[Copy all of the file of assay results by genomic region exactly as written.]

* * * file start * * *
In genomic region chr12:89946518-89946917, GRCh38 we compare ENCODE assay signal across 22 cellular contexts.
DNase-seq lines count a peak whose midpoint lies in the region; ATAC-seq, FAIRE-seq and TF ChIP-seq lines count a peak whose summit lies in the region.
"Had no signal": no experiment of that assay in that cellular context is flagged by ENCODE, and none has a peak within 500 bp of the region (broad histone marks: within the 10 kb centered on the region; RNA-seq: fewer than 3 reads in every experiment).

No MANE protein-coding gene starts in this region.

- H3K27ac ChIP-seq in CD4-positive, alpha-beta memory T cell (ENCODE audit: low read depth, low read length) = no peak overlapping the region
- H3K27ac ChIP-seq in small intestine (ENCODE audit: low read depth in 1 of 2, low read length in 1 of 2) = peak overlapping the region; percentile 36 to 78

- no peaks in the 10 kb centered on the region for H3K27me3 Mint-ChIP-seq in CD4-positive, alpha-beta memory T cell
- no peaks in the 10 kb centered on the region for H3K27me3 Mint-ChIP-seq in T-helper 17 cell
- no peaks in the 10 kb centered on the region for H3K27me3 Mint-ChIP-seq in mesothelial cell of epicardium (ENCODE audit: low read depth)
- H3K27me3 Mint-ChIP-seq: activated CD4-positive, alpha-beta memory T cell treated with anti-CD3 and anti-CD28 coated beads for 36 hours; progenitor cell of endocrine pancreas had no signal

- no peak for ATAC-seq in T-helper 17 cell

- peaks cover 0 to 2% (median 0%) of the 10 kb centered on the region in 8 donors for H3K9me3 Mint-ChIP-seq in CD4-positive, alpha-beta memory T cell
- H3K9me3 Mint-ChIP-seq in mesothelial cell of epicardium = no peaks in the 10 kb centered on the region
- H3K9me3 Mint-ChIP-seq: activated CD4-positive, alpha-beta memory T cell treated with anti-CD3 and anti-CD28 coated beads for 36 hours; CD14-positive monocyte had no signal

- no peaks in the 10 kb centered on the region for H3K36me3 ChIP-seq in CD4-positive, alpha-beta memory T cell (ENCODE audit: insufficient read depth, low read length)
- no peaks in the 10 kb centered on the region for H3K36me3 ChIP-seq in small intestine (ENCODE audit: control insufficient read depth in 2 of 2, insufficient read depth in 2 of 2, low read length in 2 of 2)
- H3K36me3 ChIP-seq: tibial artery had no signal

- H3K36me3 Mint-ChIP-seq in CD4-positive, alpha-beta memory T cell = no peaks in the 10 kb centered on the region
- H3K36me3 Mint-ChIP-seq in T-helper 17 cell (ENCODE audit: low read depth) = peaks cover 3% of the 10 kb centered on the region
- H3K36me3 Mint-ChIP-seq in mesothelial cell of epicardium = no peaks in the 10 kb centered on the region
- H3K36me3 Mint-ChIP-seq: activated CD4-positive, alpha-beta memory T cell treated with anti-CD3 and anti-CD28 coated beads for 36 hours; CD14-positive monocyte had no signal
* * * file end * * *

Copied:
In genomic region chr12:89946518-89946917, GRCh38 we compare ENCODE assay signal across 22 cellular contexts.
DNase-seq lines count a peak whose midpoint lies in the region; ATAC-seq, FAIRE-seq and TF ChIP-seq lines count a peak whose summit lies in the region.
"Had no signal": no experiment of that assay in that cellular context is flagged by ENCODE, and none has a peak within 500 bp of the region (broad histone marks: within the 10 kb centered on the region; RNA-seq: fewer than 3 reads in every experiment).

No MANE protein-coding gene starts in this region.

- H3K27ac ChIP-seq in CD4-positive, alpha-beta memory T cell (ENCODE audit: low read depth, low read length) = no peak overlapping the region
- H3K27ac ChIP-seq in small intestine (ENCODE audit: low read depth in 1 of 2, low read length in 1 of 2) = peak overlapping the region; percentile 36 to 78

- no peaks in the 10 kb centered on the region for H3K27me3 Mint-ChIP-seq in CD4-positive, alpha-beta memory T cell
- no peaks in the 10 kb centered on the region for H3K27me3 Mint-ChIP-seq in T-helper 17 cell
- no peaks in the 10 kb centered on the region for H3K27me3 Mint-ChIP-seq in mesothelial cell of epicardium (ENCODE audit: low read depth)
- H3K27me3 Mint-ChIP-seq: activated CD4-positive, alpha-beta memory T cell treated with anti-CD3 and anti-CD28 coated beads for 36 hours; progenitor cell of endocrine pancreas had no signal

- no peak for ATAC-seq in T-helper 17 cell

- peaks cover 0 to 2% (median 0%) of the 10 kb centered on the region in 8 donors for H3K9me3 Mint-ChIP-seq in CD4-positive, alpha-beta memory T cell
- H3K9me3 Mint-ChIP-seq in mesothelial cell of epicardium = no peaks in the 10 kb centered on the region
- H3K9me3 Mint-ChIP-seq: activated CD4-positive, alpha-beta memory T cell treated with anti-CD3 and anti-CD28 coated beads for 36 hours; CD14-positive monocyte had no signal

- no peaks in the 10 kb centered on the region for H3K36me3 ChIP-seq in CD4-positive, alpha-beta memory T cell (ENCODE audit: insufficient read depth, low read length)
- no peaks in the 10 kb centered on the region for H3K36me3 ChIP-seq in small intestine (ENCODE audit: control insufficient read depth in 2 of 2, insufficient read depth in 2 of 2, low read length in 2 of 2)
- H3K36me3 ChIP-seq: tibial artery had no signal

- H3K36me3 Mint-ChIP-seq in CD4-positive, alpha-beta memory T cell = no peaks in the 10 kb centered on the region
- H3K36me3 Mint-ChIP-seq in T-helper 17 cell (ENCODE audit: low read depth) = peaks cover 3% of the 10 kb centered on the region
- H3K36me3 Mint-ChIP-seq in mesothelial cell of epicardium = no peaks in the 10 kb centered on the region
- H3K36me3 Mint-ChIP-seq: activated CD4-positive, alpha-beta memory T cell treated with anti-CD3 and anti-CD28 coated beads for 36 hours; CD14-positive monocyte had no signal